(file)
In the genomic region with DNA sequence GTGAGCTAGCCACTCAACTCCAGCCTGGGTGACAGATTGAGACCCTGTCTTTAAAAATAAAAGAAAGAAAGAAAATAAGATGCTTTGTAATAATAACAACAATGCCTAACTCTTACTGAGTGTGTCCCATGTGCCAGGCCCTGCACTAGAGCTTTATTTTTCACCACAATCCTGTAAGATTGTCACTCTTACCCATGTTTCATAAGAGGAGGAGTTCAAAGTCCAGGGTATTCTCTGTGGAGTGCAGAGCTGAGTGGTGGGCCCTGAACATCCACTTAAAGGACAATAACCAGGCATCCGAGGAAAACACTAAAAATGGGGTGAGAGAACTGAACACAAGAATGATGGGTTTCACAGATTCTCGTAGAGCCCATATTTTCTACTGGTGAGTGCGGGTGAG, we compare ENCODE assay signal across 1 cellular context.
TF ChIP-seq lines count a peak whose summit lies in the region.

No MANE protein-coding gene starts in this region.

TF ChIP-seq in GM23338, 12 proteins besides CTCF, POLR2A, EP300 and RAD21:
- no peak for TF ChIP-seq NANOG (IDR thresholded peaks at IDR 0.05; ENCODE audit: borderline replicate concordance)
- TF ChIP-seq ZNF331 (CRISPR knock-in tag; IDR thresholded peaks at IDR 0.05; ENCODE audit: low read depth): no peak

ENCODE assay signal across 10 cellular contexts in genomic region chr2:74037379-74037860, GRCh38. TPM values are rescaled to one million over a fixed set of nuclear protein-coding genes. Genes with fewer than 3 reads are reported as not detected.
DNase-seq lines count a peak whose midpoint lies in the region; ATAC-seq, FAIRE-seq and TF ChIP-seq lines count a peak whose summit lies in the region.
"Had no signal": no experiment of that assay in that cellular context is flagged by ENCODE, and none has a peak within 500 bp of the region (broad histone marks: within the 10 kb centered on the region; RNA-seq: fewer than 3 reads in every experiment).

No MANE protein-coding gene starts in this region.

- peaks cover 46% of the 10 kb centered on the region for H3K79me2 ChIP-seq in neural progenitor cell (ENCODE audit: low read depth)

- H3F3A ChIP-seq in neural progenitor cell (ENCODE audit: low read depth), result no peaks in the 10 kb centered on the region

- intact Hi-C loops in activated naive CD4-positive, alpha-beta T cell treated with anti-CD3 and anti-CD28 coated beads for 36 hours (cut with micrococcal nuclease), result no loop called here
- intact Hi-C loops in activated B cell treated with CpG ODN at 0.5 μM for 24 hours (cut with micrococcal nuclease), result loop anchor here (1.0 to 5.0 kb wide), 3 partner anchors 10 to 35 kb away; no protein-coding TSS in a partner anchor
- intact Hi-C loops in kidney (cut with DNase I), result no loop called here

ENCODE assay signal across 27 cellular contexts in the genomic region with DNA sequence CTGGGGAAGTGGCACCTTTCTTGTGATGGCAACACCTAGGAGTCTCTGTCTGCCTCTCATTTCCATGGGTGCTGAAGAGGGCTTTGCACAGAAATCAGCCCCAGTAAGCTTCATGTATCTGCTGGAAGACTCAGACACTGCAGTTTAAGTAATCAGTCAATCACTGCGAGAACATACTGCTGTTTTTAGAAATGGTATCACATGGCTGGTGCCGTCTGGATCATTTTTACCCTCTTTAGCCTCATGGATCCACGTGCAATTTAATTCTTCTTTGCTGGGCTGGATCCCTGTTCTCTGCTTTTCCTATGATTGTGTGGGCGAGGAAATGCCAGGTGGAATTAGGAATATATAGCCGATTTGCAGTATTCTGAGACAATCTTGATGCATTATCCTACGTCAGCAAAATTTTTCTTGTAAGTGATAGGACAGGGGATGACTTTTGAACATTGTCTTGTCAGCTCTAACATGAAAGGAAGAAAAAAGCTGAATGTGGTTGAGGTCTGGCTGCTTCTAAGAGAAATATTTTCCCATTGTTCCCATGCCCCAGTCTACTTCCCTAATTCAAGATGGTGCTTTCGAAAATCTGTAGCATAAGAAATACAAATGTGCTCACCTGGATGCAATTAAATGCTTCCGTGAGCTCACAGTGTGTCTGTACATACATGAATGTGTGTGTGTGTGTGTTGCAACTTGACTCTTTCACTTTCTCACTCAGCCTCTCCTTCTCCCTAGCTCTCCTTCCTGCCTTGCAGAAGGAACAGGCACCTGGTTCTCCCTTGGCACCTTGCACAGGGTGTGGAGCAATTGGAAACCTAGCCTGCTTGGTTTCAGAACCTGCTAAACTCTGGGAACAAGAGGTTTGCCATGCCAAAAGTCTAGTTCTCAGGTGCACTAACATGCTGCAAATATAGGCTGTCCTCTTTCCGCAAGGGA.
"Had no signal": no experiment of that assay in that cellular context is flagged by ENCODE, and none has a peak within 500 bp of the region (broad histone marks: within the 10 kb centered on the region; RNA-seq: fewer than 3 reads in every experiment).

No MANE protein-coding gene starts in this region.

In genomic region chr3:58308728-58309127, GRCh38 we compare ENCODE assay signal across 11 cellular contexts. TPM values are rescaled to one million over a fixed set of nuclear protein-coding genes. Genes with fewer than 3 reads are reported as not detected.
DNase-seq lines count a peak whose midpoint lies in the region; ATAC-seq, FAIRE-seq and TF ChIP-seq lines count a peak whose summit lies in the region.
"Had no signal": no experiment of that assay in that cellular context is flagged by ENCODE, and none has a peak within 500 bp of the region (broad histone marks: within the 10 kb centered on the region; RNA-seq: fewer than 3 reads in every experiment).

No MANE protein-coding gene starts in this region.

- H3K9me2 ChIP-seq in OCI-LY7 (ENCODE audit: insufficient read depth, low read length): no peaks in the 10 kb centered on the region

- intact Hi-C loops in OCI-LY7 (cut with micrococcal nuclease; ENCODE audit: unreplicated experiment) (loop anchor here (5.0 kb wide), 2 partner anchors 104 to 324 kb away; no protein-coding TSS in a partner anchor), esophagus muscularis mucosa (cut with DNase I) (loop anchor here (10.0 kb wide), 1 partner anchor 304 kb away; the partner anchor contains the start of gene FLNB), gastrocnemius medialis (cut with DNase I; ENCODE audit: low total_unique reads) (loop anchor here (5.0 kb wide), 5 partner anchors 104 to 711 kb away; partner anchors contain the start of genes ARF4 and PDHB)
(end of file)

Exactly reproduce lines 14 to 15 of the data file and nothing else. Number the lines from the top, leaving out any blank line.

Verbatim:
- intact Hi-C loops in activated B cell treated with CpG ODN at 0.5 μM for 24 hours (cut with micrococcal nuclease), result loop anchor here (1.0 to 5.0 kb wide), 3 partner anchors 10 to 35 kb away; no protein-coding TSS in a partner anchor
- intact Hi-C loops in kidney (cut with DNase I), result no loop called here